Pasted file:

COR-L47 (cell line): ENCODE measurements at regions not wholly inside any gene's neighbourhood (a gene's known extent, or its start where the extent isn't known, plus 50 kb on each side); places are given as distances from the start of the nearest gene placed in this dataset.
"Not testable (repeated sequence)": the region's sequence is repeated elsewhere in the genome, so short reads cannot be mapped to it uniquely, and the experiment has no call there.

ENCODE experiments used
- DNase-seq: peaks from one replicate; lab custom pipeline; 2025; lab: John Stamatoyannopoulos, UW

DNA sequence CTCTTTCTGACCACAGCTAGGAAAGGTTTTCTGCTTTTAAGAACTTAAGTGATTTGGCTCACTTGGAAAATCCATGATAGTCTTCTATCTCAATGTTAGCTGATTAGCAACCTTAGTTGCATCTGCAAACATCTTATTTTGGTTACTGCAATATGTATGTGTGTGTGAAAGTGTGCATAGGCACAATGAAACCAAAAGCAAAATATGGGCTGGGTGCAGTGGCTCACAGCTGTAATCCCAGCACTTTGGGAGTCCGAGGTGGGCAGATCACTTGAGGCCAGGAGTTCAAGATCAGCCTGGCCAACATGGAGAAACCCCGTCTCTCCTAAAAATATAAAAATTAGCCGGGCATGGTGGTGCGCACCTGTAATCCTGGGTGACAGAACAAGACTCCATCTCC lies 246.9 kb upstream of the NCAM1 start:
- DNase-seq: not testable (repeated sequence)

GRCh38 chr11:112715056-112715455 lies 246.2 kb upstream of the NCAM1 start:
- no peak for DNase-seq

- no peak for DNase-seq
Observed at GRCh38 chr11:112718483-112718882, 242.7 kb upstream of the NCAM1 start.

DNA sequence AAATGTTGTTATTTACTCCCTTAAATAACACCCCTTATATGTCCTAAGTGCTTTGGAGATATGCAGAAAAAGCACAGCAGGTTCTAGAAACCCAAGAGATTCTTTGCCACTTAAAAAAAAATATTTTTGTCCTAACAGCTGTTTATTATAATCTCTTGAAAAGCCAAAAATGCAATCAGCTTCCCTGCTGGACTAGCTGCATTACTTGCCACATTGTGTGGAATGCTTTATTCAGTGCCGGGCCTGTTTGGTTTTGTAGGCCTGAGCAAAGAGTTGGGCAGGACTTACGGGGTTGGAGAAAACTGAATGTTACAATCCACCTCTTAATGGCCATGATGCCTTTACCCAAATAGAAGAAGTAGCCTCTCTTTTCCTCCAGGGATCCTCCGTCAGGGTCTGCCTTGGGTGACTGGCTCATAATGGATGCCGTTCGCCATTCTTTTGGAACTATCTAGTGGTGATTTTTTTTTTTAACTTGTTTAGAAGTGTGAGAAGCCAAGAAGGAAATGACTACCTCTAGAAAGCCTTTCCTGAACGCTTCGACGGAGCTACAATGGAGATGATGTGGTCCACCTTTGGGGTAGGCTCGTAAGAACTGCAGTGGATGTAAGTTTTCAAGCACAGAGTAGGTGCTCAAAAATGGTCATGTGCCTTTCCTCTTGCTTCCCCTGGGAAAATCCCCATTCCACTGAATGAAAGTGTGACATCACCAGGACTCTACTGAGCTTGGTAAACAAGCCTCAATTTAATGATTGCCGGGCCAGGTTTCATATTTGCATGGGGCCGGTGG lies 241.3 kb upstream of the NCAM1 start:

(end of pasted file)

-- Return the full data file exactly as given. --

COR-L47 (cell line): ENCODE measurements at regions not wholly inside any gene's neighbourhood (a gene's known extent, or its start where the extent isn't known, plus 50 kb on each side); places are given as distances from the start of the nearest gene placed in this dataset.
"Not testable (repeated sequence)": the region's sequence is repeated elsewhere in the genome, so short reads cannot be mapped to it uniquely, and the experiment has no call there.

ENCODE experiments used
- DNase-seq: peaks from one replicate; lab custom pipeline; 2025; lab: John Stamatoyannopoulos, UW

DNA sequence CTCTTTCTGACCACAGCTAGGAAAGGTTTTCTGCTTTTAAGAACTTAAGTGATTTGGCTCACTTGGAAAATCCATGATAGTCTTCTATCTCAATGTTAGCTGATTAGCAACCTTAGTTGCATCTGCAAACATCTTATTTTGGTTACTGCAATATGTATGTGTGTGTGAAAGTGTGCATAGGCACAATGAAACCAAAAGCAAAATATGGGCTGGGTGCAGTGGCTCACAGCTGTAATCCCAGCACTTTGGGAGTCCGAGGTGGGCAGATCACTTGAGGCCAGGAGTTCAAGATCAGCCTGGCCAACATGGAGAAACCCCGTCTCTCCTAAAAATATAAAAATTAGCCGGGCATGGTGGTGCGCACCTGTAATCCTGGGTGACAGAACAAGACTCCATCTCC lies 246.9 kb upstream of the NCAM1 start:
- DNase-seq: not testable (repeated sequence)

GRCh38 chr11:112715056-112715455 lies 246.2 kb upstream of the NCAM1 start:
- no peak for DNase-seq

- no peak for DNase-seq
Observed at GRCh38 chr11:112718483-112718882, 242.7 kb upstream of the NCAM1 start.

DNA sequence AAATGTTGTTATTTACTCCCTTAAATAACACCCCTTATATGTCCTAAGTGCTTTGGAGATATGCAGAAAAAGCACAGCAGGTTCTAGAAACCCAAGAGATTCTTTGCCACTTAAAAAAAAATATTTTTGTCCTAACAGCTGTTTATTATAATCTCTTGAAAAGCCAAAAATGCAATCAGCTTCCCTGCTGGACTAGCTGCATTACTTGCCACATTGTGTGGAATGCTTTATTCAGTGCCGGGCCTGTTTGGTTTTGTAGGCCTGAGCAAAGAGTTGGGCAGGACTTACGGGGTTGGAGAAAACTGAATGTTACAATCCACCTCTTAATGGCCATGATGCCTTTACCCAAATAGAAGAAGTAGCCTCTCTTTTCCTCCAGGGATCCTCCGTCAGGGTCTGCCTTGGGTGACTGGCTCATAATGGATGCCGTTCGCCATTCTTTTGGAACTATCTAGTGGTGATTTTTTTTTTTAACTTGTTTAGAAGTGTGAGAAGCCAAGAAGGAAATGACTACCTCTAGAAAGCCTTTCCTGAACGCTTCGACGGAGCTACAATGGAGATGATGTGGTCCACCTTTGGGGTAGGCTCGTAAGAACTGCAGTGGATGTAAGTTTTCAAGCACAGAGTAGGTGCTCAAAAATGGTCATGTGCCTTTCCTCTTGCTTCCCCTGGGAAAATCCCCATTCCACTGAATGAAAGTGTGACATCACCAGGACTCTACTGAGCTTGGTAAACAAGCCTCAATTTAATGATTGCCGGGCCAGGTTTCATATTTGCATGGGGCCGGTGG lies 241.3 kb upstream of the NCAM1 start: